How Wells Fargo launched online loans in 9 months

On May 10th, 2016, Wells Fargo announced the launch of FastFlex Small Business Loans. The company is pitching FastFlex as “an online, fast-decision loan” that can be funded as quickly as the next business day with a competitive interest rate to small businesses with short-term credit needs. Though incumbents might not have seemed as flashy as some of the marketplace lenders, LendingClub’s recent financial snafu is making Wells Fargo, with its brick and mortar branches and its sturdy legendary wagon, seem like an attractive alternative.

However, Wells Fargo has more than just the marketplace lending crisis to recommend it to small businesses; the bank has built up a sizable community of 3 million small business owners that use its services, and provides more loans to small businesses than any other bank in America. As Amy Feldman wrote in Forbes, FastFlex “is part of a broader push to attract entrepreneurs of all sizes,” and indeed, in 2014, the bank set a $100 billion lending goal for small businesses, and it’s already issued over $40 billion of new loans.

Wells Fargo has utilized the internet to develop its relationships with small business owners before; in 2014, it launched Wells Fargo Works for Small Business, a holistic platform that guides small business owners to financial security and success. However, FastFlex is the small business department’s first foray into cutting-edge technology, and the team has high hopes for this union: “We are innovating to fuse the largest retail distribution channel in the United States with industry-leading digital offerings to create an exceptional customer experience,” says Jim Seitz, Wells Fargo’s Small Business Communications Manager.

Transformative product requires company-wide transformation

Beta-testers have already expressed satisfaction with the product, citing the simplicity and speed of loan issuance. However, the behind-the-scenes cross-departmental cooperation that went into creating FastFlex suggests that the service will be just as transformative to Wells Fargo as an organization as it will be for its small business customers.

Though it was created entirely within the current business organization, more than 50 team members from a number of areas within Wells Fargo were involved in creating FastFlex. Given other organizational responsibilities, most of this group did not work full-time on FastFlex throughout its development. Three team members from Wells Fargo’s Business Direct team – a team that provides small business loans under $100,000 each – led design of the product.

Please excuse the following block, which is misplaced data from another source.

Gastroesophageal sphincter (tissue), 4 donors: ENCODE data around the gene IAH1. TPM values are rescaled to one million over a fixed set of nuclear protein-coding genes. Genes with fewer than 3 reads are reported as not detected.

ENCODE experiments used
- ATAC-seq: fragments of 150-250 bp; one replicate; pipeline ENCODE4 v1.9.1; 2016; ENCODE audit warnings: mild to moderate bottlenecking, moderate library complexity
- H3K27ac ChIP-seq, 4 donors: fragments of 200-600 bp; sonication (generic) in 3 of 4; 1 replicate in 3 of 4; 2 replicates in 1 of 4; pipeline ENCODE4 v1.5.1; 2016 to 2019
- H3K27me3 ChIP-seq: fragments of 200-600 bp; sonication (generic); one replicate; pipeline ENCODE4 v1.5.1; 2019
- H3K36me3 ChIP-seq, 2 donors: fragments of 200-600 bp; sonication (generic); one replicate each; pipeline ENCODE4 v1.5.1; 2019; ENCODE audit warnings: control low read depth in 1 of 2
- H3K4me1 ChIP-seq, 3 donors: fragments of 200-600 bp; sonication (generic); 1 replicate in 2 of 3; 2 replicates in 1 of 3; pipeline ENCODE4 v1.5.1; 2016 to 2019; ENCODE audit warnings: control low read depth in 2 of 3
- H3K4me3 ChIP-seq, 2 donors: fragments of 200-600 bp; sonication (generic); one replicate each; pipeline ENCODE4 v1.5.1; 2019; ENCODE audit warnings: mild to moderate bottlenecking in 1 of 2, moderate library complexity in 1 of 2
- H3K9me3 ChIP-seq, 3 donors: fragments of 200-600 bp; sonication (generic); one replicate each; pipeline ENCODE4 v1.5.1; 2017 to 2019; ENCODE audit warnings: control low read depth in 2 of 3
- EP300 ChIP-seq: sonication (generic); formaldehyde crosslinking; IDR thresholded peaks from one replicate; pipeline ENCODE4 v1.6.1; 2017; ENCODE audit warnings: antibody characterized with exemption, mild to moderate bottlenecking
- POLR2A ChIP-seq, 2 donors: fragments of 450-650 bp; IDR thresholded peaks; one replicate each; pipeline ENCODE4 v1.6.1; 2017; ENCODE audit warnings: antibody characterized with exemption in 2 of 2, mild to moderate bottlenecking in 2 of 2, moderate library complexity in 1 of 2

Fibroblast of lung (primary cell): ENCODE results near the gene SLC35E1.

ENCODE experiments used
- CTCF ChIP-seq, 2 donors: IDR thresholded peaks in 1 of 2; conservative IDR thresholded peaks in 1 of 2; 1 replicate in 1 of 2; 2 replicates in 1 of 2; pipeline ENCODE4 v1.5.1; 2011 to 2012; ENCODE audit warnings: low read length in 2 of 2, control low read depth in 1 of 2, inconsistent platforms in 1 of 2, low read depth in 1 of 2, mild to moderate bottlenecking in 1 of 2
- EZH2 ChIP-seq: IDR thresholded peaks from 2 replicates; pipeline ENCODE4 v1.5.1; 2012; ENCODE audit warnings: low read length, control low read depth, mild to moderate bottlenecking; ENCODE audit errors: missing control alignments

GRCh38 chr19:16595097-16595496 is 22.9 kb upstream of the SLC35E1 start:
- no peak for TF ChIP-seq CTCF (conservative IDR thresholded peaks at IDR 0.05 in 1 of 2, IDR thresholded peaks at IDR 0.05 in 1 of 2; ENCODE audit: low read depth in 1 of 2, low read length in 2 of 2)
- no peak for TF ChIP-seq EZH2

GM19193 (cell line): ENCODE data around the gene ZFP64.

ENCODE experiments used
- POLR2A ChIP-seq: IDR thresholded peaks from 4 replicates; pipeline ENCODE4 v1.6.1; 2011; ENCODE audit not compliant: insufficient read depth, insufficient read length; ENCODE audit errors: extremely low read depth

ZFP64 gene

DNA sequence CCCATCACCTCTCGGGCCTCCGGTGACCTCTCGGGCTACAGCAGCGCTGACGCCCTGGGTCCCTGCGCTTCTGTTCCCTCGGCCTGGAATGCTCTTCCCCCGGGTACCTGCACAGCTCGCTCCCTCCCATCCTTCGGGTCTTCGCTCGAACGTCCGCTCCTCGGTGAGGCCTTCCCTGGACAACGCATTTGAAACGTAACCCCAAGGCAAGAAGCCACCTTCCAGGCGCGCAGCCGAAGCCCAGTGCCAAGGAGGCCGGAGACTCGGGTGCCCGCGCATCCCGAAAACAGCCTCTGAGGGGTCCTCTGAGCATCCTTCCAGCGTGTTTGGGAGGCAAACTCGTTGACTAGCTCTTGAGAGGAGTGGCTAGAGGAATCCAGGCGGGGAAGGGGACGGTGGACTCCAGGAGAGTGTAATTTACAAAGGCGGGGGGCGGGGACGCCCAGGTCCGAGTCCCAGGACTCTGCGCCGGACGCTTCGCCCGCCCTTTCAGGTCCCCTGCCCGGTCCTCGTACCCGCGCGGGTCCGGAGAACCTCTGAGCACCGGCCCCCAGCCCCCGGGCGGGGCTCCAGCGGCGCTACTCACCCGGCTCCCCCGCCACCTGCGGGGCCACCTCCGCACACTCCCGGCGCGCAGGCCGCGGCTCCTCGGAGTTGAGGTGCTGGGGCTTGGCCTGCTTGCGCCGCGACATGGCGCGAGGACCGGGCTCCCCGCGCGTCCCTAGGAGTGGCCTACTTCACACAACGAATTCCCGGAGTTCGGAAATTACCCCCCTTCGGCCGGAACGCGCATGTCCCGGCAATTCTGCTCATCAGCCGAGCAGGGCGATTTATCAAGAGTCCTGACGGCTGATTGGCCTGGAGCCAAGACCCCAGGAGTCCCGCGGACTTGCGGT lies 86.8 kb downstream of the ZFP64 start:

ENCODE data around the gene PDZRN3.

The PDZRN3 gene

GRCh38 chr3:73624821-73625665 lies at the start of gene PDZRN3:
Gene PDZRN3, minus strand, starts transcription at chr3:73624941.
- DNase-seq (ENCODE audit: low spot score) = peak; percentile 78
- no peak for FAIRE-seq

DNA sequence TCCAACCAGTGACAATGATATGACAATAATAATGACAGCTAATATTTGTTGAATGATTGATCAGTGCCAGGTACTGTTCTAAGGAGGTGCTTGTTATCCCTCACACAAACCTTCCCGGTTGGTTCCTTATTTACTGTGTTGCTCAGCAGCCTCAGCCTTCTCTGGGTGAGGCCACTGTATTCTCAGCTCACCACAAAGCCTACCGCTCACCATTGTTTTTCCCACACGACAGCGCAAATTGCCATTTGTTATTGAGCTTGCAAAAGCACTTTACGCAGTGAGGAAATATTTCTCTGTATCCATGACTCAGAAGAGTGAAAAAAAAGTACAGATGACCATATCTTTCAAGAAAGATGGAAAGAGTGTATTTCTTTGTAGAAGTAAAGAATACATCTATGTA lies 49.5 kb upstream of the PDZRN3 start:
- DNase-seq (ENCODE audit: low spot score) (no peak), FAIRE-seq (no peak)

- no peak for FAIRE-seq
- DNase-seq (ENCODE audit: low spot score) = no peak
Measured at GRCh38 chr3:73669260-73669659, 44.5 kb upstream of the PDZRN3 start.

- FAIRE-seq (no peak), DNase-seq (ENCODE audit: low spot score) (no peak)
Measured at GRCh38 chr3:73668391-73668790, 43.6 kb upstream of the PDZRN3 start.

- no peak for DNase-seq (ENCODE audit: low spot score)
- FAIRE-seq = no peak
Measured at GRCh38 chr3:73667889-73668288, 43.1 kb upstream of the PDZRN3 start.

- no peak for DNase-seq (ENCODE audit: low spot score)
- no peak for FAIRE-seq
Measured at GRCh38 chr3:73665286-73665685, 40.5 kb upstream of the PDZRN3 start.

In addition to the Business Direct Term Lending Product team, the cross-functional team that worked on FastFlex included team members from systems, operations, marketing, credit risk, compliance, legal, digital and Wells’ Innovation Group.

The fact that FastFlex is a product of so many different people coming together, coupled with the fact that the entire process was conceived and constructed in-house in just 9 months, demonstrates the impact that the drive towards technological innovation has had on Wells Fargo as a whole.

Heads down and innovating

Other financial institutions seem to be driving fintech innovation not out of choice but out of necessity. Takes Charles Schwab, for example. Like Wells Fargo, online broker Schwab was facing some competition from pesky startups. Instead of choosing to ignore the roboadvisor trend or to partner with a startup, in 2014, Schwab came out with its own roboadvisor called Schwab Intelligent Portfolios and, like Wells Fargo, developed its service quickly, rolling it out just 6 months after project kickoff.

Seitz couldn’t speculate on whether Wells Fargo would be replicating FastFlex’s online, fast decision loan model across its different departments. Nevertheless, it seems likely that if the service is as successful as the team hopes it will be, we’ll soon see similar services popping up throughout Wells Fargo.

Photo credit: JeepersMedia via Visual Hunt / CC BY